Magnus Sjöberg is the new project manager for construction of the new freight port at Norvikudden in Nynäshamn. The project will take three years to complete.
With the right decision, Ports of Stockholm could begin blasting work as early as next summer. A Supreme Court ruling could be issued any Thursday from now onwards.
Magnus Sjöberg became the project manager for Ports of Stockholm in October. The project offices are located at Frihamnen, but the work itself is at Norvikudden. It is there that the new freight port will take shape.
An efficient and accommodating port
"This will be an efficient and accommodating port. I want the freight drivers to experience this port as one where everything functions smoothly", says Magnus Sjöberg.
That day is still some way off, but he means that he has been given a unique opportunity to create a modern port for the future and one that meets customer demands. Magnus is accustomed to working with large projects but he admits to some feelings of awe when he first visited the Norvikudden site in September.
"It is an enormous area, as big as at least 50 football pitches. It feels like an incredibly exciting challenge. Not everyone gets to be involved in building a new port", he explains.
A lifetime of building
Building is nothing new to Magnus. He has been doing it all his life. His projects have ranged from building a swimming pool in his own garden to being the construction leader for the new stretch of E4 motorway to bypass Uppsala.
That he would follow in his father's footsteps as a graduate engineer was in no doubt. Magnus chose to specialize in roads and water and, since graduating in the 1990s, he has held several prominent posts in a number of major Swedish infrastructure projects. He has mostly worked on land, but has spent much of his leisure time on the water.
"Our family has a small boat that we use for swimming trips in the summer. I would love to spend my holidays at sea, but the family are not so keen on that idea", he says.
His links to the sea and that fact that he has always been interested in ports contributed to him saying yes to the post of project manager for Norvikudden when he was offered the job.
"The primary reason was naturally the challenge of this large and exciting infrastructure project. But something about ports and ships that sail all over the world has always attracted me. And I have friends who work for Ports of Stockholm, so I knew that the company was a good employer to work for", says Magnus Sjöberg.
But it was still not easy for him to resign from the position he held at the time, managing the snow clearing of Infranord’s rail tracks. In that position he had a lot of personnel responsibility and the move meant leaving behind colleagues he was attached to and had himself recruited.
Infrastructure projects have similarities
It was a hectic start to the new job. There were many documents and contracts to read.
"At the same time it is surprising how similar infrastructure projects are. This project includes building bridges, rail track and roads. These are all things I have done before. Then there are always things that differ. In this case it is the specific shipping aspects. But those we will entrust to specialists", he states.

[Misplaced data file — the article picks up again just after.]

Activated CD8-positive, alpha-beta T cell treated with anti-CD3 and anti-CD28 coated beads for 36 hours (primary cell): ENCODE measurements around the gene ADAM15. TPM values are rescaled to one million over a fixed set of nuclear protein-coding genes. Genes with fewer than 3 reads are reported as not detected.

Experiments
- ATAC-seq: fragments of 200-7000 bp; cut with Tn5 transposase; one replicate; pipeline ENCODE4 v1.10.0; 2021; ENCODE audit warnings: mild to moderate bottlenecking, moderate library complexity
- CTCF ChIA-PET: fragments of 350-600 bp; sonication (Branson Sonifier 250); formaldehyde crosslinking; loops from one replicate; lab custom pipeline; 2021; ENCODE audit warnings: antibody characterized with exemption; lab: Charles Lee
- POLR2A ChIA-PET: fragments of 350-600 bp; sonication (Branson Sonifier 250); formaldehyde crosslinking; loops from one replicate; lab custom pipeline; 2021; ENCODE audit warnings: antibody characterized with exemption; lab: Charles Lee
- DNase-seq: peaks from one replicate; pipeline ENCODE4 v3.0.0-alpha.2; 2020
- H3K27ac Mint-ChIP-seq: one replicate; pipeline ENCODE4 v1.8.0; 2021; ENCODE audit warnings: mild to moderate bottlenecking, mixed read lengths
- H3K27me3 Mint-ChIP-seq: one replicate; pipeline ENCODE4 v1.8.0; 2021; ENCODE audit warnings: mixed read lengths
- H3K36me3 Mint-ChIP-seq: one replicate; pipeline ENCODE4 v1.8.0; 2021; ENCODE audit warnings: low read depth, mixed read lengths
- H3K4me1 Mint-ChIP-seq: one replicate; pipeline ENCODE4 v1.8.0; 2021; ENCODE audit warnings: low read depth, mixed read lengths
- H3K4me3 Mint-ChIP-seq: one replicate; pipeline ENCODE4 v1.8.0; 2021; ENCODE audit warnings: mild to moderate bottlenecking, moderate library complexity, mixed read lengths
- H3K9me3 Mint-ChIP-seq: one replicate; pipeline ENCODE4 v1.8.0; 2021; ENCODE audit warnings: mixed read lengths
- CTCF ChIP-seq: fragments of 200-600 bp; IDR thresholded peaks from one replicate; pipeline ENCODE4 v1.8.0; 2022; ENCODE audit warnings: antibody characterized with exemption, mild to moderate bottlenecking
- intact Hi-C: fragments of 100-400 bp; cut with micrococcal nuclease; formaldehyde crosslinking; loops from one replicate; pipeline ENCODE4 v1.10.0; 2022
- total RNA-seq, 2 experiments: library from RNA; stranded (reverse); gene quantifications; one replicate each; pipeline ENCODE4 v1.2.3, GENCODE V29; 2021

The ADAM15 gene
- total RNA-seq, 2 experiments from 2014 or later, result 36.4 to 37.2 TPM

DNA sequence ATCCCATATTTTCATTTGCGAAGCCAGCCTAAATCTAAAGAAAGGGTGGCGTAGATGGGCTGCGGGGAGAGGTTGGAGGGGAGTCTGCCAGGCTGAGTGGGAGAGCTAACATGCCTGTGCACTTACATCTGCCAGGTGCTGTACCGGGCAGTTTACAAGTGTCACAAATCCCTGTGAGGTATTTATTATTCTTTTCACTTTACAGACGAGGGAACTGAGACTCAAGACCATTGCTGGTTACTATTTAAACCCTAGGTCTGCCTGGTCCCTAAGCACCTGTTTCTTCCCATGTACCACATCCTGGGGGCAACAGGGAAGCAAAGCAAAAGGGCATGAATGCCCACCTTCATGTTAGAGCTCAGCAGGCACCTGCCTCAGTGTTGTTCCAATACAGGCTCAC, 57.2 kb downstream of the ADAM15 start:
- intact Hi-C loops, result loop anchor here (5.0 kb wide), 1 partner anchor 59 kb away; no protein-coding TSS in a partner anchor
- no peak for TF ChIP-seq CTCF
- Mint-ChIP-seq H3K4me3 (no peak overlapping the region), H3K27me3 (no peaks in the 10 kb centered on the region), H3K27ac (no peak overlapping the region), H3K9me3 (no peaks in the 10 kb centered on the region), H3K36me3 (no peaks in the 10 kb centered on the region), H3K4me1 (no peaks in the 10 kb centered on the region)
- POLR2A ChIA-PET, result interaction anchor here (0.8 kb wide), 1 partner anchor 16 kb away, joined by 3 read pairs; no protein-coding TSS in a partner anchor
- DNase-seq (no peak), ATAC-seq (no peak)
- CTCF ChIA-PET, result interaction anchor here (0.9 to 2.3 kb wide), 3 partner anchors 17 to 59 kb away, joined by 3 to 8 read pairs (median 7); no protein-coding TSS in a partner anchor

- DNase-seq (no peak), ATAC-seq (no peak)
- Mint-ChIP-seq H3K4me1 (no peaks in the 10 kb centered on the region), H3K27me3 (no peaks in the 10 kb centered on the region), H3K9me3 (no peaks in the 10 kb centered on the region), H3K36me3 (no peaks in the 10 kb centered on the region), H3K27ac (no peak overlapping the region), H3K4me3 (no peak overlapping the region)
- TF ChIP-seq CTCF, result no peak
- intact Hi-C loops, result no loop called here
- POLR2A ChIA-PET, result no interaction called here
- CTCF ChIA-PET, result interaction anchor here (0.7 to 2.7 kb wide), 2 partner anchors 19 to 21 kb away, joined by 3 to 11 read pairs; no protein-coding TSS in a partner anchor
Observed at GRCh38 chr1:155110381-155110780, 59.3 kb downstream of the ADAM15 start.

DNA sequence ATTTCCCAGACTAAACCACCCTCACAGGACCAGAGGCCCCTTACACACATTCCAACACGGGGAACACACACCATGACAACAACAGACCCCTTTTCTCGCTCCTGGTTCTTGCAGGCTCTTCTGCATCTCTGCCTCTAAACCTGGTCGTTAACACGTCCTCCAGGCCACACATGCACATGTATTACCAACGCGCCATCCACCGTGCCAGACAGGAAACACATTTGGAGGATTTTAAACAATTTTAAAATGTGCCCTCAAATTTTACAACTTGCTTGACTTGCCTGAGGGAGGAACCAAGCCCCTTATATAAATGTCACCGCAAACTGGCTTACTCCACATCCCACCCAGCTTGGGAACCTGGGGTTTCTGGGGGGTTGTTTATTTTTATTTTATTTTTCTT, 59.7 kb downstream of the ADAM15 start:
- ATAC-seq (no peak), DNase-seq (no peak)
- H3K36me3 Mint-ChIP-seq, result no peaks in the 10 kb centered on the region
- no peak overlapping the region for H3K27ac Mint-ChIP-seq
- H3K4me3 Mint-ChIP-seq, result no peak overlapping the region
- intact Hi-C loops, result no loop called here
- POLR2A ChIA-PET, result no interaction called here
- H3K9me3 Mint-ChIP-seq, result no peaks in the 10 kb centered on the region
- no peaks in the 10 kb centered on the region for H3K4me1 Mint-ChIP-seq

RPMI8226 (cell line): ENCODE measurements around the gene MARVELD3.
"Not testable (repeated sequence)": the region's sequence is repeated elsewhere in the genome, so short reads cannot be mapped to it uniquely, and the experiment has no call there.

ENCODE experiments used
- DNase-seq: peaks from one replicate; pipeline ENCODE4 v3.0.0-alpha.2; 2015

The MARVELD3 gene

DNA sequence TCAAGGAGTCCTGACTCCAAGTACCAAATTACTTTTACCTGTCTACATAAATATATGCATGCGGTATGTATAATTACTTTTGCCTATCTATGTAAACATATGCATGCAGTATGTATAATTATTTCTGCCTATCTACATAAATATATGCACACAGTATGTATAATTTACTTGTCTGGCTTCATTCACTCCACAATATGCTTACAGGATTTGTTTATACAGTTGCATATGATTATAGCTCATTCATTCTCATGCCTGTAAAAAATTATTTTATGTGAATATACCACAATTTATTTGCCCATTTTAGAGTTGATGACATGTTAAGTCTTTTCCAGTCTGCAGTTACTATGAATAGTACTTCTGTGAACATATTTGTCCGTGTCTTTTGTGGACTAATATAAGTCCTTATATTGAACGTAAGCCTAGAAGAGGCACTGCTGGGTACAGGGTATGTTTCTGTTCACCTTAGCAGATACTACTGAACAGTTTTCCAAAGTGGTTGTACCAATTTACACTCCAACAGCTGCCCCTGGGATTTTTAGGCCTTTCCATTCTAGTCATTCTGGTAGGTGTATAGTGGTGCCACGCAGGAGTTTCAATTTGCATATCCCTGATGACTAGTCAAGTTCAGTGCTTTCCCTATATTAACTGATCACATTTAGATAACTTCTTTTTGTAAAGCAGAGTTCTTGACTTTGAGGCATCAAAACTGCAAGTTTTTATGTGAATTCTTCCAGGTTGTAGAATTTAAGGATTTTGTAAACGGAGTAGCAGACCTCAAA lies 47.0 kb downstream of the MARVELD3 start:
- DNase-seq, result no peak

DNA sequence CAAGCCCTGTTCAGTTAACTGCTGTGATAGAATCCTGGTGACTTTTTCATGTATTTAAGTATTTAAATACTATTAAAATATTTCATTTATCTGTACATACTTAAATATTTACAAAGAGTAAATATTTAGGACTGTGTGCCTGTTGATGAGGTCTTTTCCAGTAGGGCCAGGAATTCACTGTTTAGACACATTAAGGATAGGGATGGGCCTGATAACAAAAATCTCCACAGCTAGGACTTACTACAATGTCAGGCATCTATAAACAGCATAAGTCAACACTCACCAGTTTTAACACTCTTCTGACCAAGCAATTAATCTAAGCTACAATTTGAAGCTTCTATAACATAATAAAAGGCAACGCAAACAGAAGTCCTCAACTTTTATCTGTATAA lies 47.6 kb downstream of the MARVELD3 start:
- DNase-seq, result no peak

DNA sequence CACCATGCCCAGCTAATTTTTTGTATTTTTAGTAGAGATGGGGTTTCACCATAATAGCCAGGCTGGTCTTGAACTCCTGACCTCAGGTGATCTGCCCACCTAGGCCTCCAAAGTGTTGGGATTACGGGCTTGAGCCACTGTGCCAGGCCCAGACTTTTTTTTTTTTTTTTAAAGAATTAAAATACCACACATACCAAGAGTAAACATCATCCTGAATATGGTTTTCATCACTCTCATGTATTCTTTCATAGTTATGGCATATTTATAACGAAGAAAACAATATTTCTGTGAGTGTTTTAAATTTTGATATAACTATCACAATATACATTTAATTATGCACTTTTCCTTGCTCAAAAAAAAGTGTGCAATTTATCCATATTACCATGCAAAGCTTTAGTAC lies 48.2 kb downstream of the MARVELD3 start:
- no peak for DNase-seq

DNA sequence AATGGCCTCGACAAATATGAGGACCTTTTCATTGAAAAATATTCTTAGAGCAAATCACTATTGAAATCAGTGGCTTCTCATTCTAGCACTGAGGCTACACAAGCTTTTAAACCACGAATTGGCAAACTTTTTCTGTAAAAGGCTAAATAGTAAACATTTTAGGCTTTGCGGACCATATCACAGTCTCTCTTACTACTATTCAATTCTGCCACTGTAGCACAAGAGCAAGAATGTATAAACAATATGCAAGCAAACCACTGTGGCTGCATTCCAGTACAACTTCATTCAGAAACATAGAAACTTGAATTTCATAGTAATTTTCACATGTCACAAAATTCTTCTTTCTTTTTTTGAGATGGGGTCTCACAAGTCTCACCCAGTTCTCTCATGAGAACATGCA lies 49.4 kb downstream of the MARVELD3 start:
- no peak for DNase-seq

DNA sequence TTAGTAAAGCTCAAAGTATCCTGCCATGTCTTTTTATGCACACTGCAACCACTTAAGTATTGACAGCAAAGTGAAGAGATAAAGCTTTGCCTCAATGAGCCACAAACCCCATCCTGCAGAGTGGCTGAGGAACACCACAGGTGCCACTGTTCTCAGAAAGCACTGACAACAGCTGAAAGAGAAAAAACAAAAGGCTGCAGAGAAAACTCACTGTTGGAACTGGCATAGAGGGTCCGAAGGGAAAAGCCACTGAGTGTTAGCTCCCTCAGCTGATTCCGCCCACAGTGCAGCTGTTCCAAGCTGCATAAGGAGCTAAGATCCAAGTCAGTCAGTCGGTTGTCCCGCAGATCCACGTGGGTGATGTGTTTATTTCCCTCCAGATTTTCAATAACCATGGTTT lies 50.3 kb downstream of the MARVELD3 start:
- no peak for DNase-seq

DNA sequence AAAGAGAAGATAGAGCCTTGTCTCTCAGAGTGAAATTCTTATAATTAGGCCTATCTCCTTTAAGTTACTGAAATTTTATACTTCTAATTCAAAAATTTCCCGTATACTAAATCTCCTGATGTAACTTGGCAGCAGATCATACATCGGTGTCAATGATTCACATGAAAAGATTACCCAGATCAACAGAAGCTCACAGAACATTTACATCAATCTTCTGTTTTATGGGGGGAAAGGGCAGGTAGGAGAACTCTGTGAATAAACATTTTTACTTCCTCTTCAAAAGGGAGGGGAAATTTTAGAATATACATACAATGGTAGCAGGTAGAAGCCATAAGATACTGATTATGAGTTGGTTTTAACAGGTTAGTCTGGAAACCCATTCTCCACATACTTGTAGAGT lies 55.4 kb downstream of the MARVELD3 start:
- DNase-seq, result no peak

He is very impressed by the skills and experience already available in the project. Magnus had spent his morning in a consultation meeting with the five leaders of the sub-projects. It is important to regularly meet and know exactly what the current status is.
"We decided that we will order more information material. In a project of this type I cannot emphasize enough how important it is to provide the general public with information. If people know what is happening and how long any disruption will last, there is a much greater level of understanding. People have a right to know", Magnus says.
Waiting for the Supreme Court ruling
An infrastructure project of this magnitude does not just happen. As well as the technological, logistical and construction aspects, there are also legal considerations. Ports of Stockholm is still waiting for a decision to be issued by the Supreme Court to say exactly when construction work can begin for the new port.
"That decision can be communicated any Thursday from now onwards. We don't know the exact date, but it is on Thursdays that the Supreme Court issues rulings", explains Magnus Sjöberg.
If everything goes in favour of Ports of Stockholm the initial blasting work could begin next summer and the dredging work could start in September. The port would then be completed in 2015. If not, the construction work will happen later.
"Obviously the uncertainty is frustrating for those of us involved in the project. At the same time I have the greatest respect for the people who have opinions about the port. That is why the legal process is so important. We must have a correct and good decision", Magnus Sjöberg says.
The legal process is not something unique to Ports of Stockholm. These aspects are something he is accustomed to.
"This is what happens when major projects are to be carried out. It is all part of the job", he says.
Logistics are the most difficult
Apart from the legal aspects, what are the major challenges?
"Logistics. In a project of this magnitude everything must be done in the correct order and only once. If we blast rocks and move these to the wrong place there could be major consequences. It could take months and cost millions to move them again. That is why logistics are a sub-project of their own in the construction. We must know what is to be done when", Magnus explains.
He checks his mobile phone. No decision from the Supreme Court yet. It will come.